Monday, June 13th, 2016
Countless loved ones.
An entire country.
49 people gone from this world forever.
49 families left with nothing but a hole in their heart and the hope for a reunion in eternity.
Countless loved ones left hurting and scared.
An entire country rocked by the violence and the pain and the horror that mars this human existence.
My heart has been heavy since I woke up yesterday morning to the horrifying news of the shooting in Orlando. With each news story, each social media post, each picture and update, my heart sunk lower, and my anxiety increased. One of the things I handle worst in the world is stories of death and harm. Being so acutely reminded of the fragility of life and the evil of the world gives me anxiety attacks. My mind fogs, my stomach knots. I worry for no reason at all and every reason all at once. My hands go cold, my brain beckons me to give into the fight or flight response. I want to hug my loved ones and never let go.
Perhaps my brain reacts in this way in part because I can imagine, if only in a small way, what those in Pulse were feeling that night. Please, before you go on reading, imagine for a moment the terror those club goers must have felt. Imagine for a moment the despair experienced by their loved ones. I know it is hard to do that. But you should do it anyway.
Do the hard things and experience the hard feelings. Don’t try to separate yourself from this event. Don’t harden your heart towards this event because you don’t want to identify with your fellow Americans.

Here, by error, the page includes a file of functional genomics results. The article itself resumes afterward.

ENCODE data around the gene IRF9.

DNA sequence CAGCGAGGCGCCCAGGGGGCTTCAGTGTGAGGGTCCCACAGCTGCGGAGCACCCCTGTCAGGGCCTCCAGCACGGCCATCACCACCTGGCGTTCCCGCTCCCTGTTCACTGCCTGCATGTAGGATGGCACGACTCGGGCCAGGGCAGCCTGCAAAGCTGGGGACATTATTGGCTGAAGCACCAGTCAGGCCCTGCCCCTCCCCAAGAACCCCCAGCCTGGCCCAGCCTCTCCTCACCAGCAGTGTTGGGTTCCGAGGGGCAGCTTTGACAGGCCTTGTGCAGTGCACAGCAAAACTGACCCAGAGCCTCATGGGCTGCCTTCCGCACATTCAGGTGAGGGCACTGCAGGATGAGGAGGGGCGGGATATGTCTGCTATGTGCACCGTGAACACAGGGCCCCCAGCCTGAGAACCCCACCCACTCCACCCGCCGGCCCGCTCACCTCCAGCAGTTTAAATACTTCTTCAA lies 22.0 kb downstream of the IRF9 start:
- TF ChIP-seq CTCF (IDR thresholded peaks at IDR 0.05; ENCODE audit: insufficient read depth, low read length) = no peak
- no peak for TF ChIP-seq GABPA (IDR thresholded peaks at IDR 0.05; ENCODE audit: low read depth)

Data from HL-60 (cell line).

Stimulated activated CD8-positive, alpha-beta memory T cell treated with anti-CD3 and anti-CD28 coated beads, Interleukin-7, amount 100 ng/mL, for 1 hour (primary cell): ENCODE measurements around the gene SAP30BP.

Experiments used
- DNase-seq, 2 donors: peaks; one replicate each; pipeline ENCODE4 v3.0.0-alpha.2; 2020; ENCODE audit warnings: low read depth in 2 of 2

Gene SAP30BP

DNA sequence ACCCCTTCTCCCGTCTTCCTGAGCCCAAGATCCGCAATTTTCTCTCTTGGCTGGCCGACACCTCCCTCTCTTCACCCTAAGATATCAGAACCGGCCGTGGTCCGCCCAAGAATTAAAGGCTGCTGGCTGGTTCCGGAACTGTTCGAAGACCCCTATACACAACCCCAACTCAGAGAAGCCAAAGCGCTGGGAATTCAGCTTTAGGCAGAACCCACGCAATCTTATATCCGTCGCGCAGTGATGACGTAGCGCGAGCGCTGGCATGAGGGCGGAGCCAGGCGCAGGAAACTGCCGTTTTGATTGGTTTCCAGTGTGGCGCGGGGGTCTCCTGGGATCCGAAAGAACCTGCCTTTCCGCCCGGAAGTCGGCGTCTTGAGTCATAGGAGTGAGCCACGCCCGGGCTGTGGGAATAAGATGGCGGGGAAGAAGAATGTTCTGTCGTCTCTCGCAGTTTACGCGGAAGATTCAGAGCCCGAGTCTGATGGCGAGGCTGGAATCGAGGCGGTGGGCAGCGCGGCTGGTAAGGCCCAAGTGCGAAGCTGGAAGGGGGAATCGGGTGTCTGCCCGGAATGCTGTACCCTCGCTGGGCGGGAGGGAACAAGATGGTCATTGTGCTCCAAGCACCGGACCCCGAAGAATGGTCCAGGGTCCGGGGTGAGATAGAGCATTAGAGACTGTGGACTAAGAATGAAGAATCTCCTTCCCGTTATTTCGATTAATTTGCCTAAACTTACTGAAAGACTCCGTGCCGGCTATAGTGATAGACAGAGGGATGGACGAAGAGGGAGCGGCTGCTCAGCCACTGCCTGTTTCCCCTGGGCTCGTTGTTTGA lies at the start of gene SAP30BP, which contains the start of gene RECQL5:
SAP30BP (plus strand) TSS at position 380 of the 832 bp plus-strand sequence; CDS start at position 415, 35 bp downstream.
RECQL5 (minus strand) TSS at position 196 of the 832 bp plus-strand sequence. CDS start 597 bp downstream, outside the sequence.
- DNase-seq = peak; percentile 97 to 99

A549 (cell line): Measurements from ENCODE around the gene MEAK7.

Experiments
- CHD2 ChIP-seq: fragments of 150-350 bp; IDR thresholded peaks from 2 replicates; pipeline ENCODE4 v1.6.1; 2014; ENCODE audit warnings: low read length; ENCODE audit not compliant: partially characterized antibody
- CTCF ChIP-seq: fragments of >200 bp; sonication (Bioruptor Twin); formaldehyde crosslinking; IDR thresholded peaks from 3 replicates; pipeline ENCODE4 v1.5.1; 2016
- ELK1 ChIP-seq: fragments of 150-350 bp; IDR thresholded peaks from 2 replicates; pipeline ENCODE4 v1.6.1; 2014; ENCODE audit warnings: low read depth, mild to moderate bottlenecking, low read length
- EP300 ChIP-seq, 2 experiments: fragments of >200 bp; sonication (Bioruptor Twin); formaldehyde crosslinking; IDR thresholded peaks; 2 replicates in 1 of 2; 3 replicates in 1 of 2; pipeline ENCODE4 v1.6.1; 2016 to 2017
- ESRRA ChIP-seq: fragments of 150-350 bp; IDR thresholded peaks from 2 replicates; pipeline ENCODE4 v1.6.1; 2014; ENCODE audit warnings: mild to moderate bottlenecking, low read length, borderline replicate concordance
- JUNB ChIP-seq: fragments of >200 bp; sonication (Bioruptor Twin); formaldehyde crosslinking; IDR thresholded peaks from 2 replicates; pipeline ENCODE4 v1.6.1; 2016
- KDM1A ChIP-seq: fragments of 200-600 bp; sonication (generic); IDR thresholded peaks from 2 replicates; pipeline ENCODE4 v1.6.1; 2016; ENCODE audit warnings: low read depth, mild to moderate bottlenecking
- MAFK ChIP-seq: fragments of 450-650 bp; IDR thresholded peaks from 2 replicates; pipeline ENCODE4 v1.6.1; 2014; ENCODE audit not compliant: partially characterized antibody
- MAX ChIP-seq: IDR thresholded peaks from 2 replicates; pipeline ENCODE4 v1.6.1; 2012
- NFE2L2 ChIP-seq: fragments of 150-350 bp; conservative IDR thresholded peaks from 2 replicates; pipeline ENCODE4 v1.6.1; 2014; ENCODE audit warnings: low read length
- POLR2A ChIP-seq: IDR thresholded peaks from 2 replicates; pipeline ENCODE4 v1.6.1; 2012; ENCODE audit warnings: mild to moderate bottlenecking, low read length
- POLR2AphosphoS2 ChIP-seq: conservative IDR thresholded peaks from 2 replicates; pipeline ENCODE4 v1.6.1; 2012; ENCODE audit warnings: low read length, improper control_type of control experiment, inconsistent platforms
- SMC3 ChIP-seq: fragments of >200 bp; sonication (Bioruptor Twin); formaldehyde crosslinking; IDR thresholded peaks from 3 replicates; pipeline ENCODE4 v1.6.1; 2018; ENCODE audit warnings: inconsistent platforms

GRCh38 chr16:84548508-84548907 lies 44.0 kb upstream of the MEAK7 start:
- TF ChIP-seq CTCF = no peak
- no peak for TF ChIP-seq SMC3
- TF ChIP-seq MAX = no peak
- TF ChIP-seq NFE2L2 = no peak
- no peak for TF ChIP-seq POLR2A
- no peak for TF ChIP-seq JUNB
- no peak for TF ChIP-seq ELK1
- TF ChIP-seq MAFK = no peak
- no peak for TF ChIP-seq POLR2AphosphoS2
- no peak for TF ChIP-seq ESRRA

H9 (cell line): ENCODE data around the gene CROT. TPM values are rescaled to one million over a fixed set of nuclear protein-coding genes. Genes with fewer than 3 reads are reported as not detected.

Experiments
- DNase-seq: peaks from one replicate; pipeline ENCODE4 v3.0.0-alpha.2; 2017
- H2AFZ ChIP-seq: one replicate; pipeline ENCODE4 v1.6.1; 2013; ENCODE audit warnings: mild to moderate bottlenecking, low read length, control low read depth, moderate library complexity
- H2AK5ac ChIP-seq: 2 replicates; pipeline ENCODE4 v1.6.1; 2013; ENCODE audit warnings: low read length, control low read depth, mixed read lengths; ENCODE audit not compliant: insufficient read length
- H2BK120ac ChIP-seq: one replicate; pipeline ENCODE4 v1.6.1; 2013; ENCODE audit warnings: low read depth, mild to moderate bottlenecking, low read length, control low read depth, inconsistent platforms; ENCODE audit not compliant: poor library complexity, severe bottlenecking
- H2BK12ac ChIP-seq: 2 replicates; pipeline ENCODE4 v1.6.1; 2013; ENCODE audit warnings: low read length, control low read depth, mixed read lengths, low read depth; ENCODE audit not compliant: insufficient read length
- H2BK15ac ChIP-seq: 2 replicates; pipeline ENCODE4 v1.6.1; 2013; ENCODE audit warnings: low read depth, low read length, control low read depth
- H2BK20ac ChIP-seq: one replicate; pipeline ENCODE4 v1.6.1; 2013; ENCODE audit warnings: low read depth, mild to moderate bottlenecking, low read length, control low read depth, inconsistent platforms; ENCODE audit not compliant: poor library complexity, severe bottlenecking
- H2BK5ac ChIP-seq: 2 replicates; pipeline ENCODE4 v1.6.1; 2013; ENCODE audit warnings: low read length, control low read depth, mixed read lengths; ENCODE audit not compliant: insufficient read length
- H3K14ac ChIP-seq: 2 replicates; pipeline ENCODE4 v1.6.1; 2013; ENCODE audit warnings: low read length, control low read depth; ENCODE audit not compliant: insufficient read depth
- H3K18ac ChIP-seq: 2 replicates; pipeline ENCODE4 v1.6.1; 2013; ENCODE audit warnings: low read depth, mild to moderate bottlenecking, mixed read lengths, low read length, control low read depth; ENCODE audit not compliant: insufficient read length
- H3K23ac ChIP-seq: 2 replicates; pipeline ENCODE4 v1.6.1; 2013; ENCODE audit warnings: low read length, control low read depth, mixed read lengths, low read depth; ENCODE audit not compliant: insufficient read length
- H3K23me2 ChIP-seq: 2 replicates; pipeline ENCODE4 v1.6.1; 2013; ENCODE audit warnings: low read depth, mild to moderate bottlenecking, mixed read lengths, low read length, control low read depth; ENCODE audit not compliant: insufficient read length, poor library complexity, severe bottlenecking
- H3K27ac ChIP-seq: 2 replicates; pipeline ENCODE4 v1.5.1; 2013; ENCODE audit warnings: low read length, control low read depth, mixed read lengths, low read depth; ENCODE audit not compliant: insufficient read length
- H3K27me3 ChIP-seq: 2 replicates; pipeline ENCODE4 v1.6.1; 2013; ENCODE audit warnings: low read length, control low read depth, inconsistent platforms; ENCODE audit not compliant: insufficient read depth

But this isn’t really about me or my anxiety. Except that it is.
It is about me, and you, and all of us, and the way we respond to acts of terror.
It is about how the media insists on plastering the name and the picture of the gunman on every available media outlet. Giving him what he would have wanted. Recognition. And power. Power over our hearts and minds and emotions.
It is about the disgusting way that some would use this event to push their anti-gay or anti-Muslim agenda.
It is about the way that there were far fewer social media posts about this event than there were about a dead gorilla.
People are dead. DEAD. They aren’t coming back. They were alive one moment and brutally murdered the next.
49 people went out for a night of fun and never went back home.
53 people were left wounded and putting the pieces of their life back together.
What is wrong with this country? What is wrong with us that this senseless violence continues to happen? What is wrong with us that some would say “Good, the less gay people the better.”
What kind of savages are we that some might side with the gunman because he killed gay people, and they hate gay people?
You know what? The “gay” part of that sentence matters in the context of the shooting (because it was a hate crime) but it isn’t the most important part of the phrase “gay people.”
“People” is the most important part of that phrase. Other human beings, just like you and me.